Overall Experience - 7.7
Summary : The dough is a bit chewy, but the old school pizzeria in an outdoor strip mall serves up otherwise delicious pies.
Last month, I spent a few days in Puerto Rico and I was determined to try the best pizza possible down there. I didn’t have time to do much exploring in person, so I had to leave it up to some discussion boards on the internet to figure out where that might be. Despite the fact that I was staying in San Juan — where pizza is plentiful — my research led me to a place in Caguas, a quaint town 25 miles south of San Juan. The place? Mario’s Pizza Palace.
Although Mario’s might not sound like a traditional Puerto Rican place, I was not looking for traditional Puerto Rican pizza (that would likely include some sort of mashed plantains instead of pizza sauce). What I wanted was the best. And after paying a visit there, I do believe it may very well be the best pizza in Puerto Rico. Here’s the deal. There are a bunch of pizza places named Mario’s in Caguas. The one that locals rave about is the original — located in a non-descript strip mall on Calle Gautier Benitez. I found that foursquare was the best way to pinpoint its exact location.
So with directions in hand, me and some friends packed into a rental car and made the drive down to Caguas. From the outside, Mario’s doesn’t look like anything special at all. But walk in and you’ll discover an old- school pizzeria feel. The menus are, of course, completely in Spanish and you don’t hear a word of English spoken amongst the staff (perhaps not so different than in New York) and customers. When you walk in, on the left hand side, is the kitchen where you can watch the pies being made and order slices. A queso (cheese) slice is $1.90, a chorizo (sausage) slices is $2.00, a peperoni slices is $2.40, and a tocineta (bacon) slice is $2.60.
We opted to head towards the back of the restaurant where there is table service. The restaurant has seating for about 50 people and it was almost completely full on a Tuesday afternoon at lunchtime. We ordered one large cheese pizza for four of us. It came in 10 decent sized slices. The full pies are actually served in four sizes: medium, large, extra large, and sportman. I did not inquire into how big the sportman pie is, but I assume it’s an extra extra large pie. If I was in charge of marketing at Mario’s I might run one of those “finish a sportman by yourself and its free” promotions.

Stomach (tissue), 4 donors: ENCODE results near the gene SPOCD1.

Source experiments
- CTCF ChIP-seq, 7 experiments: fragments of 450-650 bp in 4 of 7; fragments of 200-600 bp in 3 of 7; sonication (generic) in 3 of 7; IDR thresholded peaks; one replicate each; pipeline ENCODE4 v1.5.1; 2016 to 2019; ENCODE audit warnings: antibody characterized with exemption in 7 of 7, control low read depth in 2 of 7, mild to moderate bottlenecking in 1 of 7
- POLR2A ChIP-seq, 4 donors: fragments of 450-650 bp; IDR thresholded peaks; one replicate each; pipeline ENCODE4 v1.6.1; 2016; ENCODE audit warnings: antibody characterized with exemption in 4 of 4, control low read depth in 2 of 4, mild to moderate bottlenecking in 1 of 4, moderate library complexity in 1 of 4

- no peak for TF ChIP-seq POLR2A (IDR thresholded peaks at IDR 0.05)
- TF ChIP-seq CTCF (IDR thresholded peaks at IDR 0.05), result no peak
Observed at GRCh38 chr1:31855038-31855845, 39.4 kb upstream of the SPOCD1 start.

Our pie was solid. It tasted not so different that what you might find at your local pizza place in the United States, with one notable difference. It was doughy and chewy. Very much so. Almost to the point that the dough tasted undercooked. I’m not sure if we had an undercooked pie, of if this is simply how all of the pizza is served at Mario’s. I actually like doughy pizzas, so this is not so much a criticism as it is just a note. But certainly that crunchy, crispy aspect of the pie was lacking.
So is a trip down to Caguas for Mario’s Pizza worth it? For the pizza alone, probably not. But if you’re in San Juan for a week and looking to get out and see the countryside and some other towns, it makes for a nice half day trip. There is much to do in Caguas other than eat pizza and I wish I’d had time to check out museums and do some other exploring. Mario’s might very well be Puerto Rico’s best pizza. But you’ll have to go there yourself to weigh in.